Like the first book, on the surface the story of King of Thorns is a simple one; in one timeline, a young man goes on an adventure to seek help from a wizard, and four years later in the present time, he is defending his kingdom from a rival prince. Sounds straightforward and rather typical, but the truth is that this book is as dark as its predecessor. If you're an avid reader of fantasy, the story elements and tropes will feel familiar...except more twisted and messed up.I was glad to see that Jorg has grown up and matured a bit in this sequel; I admit his attitude and anger management problems in Prince of Thorns drove me crazy, but to be fair he was practically a child in that book. Slightly older now, it is nice to see that a couple years have taught him to stay his hand in certain situations, and that he is a more thoughtful and contemplative character. Don't get me wrong, he's still the asshole we know and love, but at least he's not thinking about gutting someone like every other page.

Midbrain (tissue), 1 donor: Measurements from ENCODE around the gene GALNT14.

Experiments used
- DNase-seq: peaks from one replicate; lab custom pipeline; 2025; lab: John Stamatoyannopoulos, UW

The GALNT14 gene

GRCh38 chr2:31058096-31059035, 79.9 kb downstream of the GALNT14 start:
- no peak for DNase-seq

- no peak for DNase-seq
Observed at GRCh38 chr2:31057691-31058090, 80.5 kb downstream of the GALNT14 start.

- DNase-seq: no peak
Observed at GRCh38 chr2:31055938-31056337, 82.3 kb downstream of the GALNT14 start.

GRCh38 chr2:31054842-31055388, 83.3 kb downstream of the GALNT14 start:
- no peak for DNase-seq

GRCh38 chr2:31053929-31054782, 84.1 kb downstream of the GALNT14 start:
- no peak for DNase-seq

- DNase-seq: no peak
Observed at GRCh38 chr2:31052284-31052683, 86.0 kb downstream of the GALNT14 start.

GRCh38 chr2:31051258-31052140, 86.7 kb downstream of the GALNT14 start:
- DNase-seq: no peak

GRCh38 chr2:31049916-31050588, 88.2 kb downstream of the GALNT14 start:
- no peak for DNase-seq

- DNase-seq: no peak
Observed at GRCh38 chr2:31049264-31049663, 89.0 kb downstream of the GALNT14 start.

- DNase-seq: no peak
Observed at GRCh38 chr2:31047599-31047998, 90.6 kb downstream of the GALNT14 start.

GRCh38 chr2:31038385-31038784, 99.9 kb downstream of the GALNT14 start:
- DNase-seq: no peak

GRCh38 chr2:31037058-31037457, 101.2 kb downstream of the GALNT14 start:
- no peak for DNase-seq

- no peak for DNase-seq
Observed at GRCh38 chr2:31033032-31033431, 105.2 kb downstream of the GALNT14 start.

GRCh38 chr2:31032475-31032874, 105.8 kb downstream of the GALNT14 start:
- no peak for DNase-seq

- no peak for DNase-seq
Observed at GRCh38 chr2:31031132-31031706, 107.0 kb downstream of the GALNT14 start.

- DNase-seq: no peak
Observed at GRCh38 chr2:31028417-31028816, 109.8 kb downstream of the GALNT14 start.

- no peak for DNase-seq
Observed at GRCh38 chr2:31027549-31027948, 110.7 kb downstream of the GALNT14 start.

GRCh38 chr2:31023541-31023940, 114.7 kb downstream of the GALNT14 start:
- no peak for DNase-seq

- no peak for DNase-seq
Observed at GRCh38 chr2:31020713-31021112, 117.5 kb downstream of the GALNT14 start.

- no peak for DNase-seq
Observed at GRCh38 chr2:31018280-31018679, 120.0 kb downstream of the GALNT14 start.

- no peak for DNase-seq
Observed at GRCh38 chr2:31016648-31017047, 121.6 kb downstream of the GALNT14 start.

• (5/5)